With the thermostat closed (which is a mechanical device, no need for 42v), there is no cooling going on, the coolant only circulates to maintain uniform warming of the entire engine block and cylinder head(s). The only way to accellerate this process would be like the system reportedly on the Prius II where it has a thermos for the coolant to circulate hot coolant after each startup.

The thermostat is a mechanical device which undergoes hystersis as it approaches the operating temperature it is still letting coolant pass. It does not just open and close instantly and this effects efficiency. An electrical thermostat would improve warm up times and would not require a 42V system. An electric water pump would require a 42V system but would improve the efficiency (less driveline loss, circulating coolant at the rate needed and not just increasing the flow due to rpm).

Fascinating idea, but when we start looking at onboard fuel distillation equipment, it's hard to see that as a "simpler" approach to emissions. Maybe it will work well, or maybe it will be the EGR valve of the 2010's. How do we know that the heavier portion of the gasoline or E-fuel won't cause problems with combustion or fuel system clogging with the ligher portions removed from it? Anyway, why not just carry around a small tank of butane or some other volatile fuel to use for the cold start and progessively use less of for the first 90 seconds or so until you're running on just gasoline or E-x mixture?

zach, you cannot require (by law) an owner of a vehicle to do any maintenance on an emissions system (such as refilling a butane canister) earlier than 100,000 miles. This is why they have 100,000 mile warranties on emissions related components and where BMW is going to battle with the EPA over ADBlue right now.

The new Mini will have an on-demand water pump, driven by a friction wheel. There was an article about it on this site two weeks ago.

Patrick - that sounds like the current state of the law, but why not change it? In this case it seems like there would be a much simpler technological solution if the law was changed to allow manufacturers to design cars that will only start with butane in the butane tank (or whatever fuel worked best).

I think this is simple enough technology and I hope it is used. It is better than storing the exhaust for processing later as SAAB did, and could even be combined with that system as there would be less exhaust volume. I have considered that just heating the fuel in the fuel rail/injectors might help quite a bit.

As for water pump control, why not a magnetic clutch as used on an A/C compressor?

12Volt electric water pumps are common DIY replacement items available for common muscle car V8 engines. There is no need to wait for 42volt systems.

Note also that that Law you just wanted to get rid of is the same one that mandates that you have a 80,000 to 100,000 mi waranty on hybrid batteries.

This whole onboard distillary is not all that different from what you have now, cars already have a charcoal canister to catch gasoline vapors and burn them off later, I see no reason why the current evaporative emmisssion components could not be modified to work in a similar manner to reduce cold start emissions on gasoline vehicles.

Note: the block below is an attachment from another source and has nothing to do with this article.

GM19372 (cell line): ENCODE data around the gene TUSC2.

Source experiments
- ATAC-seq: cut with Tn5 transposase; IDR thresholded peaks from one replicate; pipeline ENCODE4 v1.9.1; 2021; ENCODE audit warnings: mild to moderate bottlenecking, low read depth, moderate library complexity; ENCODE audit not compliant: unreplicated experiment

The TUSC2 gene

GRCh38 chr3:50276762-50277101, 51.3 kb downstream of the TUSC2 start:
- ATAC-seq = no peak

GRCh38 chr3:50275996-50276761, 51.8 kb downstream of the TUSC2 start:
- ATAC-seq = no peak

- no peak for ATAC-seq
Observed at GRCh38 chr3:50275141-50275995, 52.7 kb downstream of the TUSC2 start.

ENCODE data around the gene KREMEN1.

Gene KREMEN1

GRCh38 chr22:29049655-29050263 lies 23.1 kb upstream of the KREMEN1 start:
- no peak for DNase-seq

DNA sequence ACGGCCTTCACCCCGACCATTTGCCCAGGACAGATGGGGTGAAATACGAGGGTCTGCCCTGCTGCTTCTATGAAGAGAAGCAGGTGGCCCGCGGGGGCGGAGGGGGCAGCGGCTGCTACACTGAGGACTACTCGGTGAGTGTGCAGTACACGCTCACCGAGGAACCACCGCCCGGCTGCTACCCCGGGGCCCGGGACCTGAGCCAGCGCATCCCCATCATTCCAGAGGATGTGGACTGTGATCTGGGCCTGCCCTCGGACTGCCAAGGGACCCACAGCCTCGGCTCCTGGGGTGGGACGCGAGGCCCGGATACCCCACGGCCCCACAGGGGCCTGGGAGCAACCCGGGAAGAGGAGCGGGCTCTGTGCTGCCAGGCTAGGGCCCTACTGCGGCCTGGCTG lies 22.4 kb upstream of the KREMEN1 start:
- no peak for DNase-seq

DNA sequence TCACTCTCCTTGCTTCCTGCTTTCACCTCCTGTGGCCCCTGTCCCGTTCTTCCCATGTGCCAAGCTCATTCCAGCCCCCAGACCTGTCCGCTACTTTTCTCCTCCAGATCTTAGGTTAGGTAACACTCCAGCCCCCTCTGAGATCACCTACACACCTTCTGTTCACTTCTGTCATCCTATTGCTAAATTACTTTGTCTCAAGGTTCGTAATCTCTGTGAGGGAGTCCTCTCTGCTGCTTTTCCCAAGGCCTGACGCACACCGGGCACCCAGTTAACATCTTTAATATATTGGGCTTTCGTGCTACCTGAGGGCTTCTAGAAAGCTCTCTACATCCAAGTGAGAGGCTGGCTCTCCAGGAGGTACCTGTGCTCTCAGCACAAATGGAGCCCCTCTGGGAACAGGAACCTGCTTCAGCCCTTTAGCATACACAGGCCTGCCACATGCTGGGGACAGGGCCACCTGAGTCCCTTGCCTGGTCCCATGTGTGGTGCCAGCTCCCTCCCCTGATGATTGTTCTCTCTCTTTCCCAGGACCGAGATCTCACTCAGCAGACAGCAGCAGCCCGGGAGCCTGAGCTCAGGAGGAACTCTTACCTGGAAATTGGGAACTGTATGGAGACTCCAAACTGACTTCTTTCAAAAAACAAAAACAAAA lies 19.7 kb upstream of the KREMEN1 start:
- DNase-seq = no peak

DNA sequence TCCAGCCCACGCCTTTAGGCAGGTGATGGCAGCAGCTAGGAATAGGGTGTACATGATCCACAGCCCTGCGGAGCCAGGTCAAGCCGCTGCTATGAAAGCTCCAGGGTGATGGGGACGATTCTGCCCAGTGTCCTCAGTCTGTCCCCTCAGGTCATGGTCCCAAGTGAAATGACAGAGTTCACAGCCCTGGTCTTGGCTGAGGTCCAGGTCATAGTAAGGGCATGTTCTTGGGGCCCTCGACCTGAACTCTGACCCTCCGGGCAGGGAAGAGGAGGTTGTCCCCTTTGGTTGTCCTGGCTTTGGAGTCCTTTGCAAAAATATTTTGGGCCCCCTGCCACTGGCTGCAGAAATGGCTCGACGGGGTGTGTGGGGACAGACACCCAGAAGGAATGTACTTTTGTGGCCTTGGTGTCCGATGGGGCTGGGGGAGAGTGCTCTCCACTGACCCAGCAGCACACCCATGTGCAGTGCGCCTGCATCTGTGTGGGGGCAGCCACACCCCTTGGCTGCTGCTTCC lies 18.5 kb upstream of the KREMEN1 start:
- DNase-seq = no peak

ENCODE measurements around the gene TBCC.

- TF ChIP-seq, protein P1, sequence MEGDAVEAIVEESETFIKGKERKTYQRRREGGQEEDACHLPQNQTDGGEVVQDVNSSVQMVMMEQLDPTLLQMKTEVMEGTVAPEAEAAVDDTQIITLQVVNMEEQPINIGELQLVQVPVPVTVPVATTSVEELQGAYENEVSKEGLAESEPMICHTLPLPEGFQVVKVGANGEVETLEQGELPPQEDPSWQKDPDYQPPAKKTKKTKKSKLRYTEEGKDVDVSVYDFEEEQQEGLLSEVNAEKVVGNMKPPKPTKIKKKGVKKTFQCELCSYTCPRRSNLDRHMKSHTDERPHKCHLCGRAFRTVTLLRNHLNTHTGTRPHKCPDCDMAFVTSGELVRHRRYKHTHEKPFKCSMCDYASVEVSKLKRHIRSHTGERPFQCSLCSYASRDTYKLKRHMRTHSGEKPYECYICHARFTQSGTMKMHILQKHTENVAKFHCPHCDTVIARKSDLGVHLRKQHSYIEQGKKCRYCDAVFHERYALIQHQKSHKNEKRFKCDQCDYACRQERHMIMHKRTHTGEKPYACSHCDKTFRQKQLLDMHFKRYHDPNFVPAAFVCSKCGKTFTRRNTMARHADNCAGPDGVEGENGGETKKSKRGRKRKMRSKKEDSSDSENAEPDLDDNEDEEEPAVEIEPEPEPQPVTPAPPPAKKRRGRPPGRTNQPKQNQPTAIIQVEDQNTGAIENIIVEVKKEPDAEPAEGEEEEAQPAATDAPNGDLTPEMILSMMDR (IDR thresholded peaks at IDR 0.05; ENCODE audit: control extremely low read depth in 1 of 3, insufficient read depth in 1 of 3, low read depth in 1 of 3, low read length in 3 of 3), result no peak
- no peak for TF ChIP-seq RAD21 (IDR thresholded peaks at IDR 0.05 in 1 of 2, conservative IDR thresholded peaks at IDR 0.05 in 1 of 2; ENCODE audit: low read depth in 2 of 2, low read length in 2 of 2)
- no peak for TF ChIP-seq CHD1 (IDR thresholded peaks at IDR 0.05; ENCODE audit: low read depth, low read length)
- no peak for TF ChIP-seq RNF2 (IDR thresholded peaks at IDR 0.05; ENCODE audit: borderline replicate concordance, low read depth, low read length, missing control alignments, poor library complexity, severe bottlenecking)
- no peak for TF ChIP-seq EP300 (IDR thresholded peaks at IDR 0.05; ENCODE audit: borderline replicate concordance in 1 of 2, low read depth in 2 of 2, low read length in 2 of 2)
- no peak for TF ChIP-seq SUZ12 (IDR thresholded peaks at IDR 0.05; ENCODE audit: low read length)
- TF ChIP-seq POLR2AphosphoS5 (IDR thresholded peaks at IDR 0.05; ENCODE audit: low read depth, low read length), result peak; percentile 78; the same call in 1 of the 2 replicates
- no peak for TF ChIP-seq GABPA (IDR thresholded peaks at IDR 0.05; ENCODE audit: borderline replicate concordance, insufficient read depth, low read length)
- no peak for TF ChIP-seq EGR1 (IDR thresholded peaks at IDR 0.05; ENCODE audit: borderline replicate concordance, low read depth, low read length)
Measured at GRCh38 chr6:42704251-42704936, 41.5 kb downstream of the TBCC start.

In brazil the cars have a 2nd tank for gasoline to ease starting on high ethanol blends.

Rich, those 12V pumps just run full blast and I believe you ordinarily remove the thermostat in order to use them. The cars which typically use those 12V water pumps are often drag cars stripped of most electronic goodies and they don't cruise down the highway all day long getting stuck in traffic on a hot sunny day.

Typical 12V water pump gives you about 35gallons per min. for a V-8 application.
Typical mechanical water pump gives you about 25gallons per minute at idle and up to 90 gallons per minute at 5000rpm.

You won't get close to 90gpm with a 12V pump that fits in the space available.

As an engine leader BMW has not waited, the lastest 3 series has the electric water pump.

Good stuff.

First off, University of Texas-El Paso demonstrated this in the Future Truck competition a few years ago (2000, IIRC). It's nice that they only needed six years to get the blasted thing patented. The deal was that they needed to get an E85 vehicle to start well in cold conditions (difficult with E85) and keep clean emissions during starting - warmup. They distilled the lighter, petroleum-based fractions from the E85 (using waste heat from the engine), stored that in a separate tank, and used that for starting, switching over to regular E85 fuel once the engine warmed up. The result was that it started easily and warmed-up cleanly.

It seems it only took six years or so from first demonstrations to patenting. I wonder how many more years it will take to get it into production vehicles. I also wonder just how difficult it would be for another company to independently engineer something similar (and find a way to bypass Ford's very-slow-moving patent) and beat them to the market with it.

Correct me if I'm mistaked, but hasn't been about a decade now since we've been hearing about the switch-over to 42 volts?

Yes, it was brought up in the early 90s and some suppliers were getting ready by the late 90s for an introduction around 2004-2006. They decided it would be too costly for all the suppliers and scrapped their plans as they developed more powerful 12V alternators (increasing efficiency slightly and employing water cooling and other efforts). It was far easier to change the US from 6V to 12V since now we have 100 times as many cars on the road.

I'm hoping for hybrid technology to push 42V development along. It sure would make micro-hybrids easier to institute (getting the 3-4 kW of power out of a 42V system is easier than getting that kind of power out of a 14V system and you need atleast that much power to give the slight assist for initial launch and quick silent start up of large motors).

Watever happened to the "On Board thermocatalytic fuel cracking" systems that could get up to 85 mpgs... the ones that started with the 'Pogue' carburettor in early 1920s... are these 'on board distillation' systems the only meagre result ? Thks for any update ...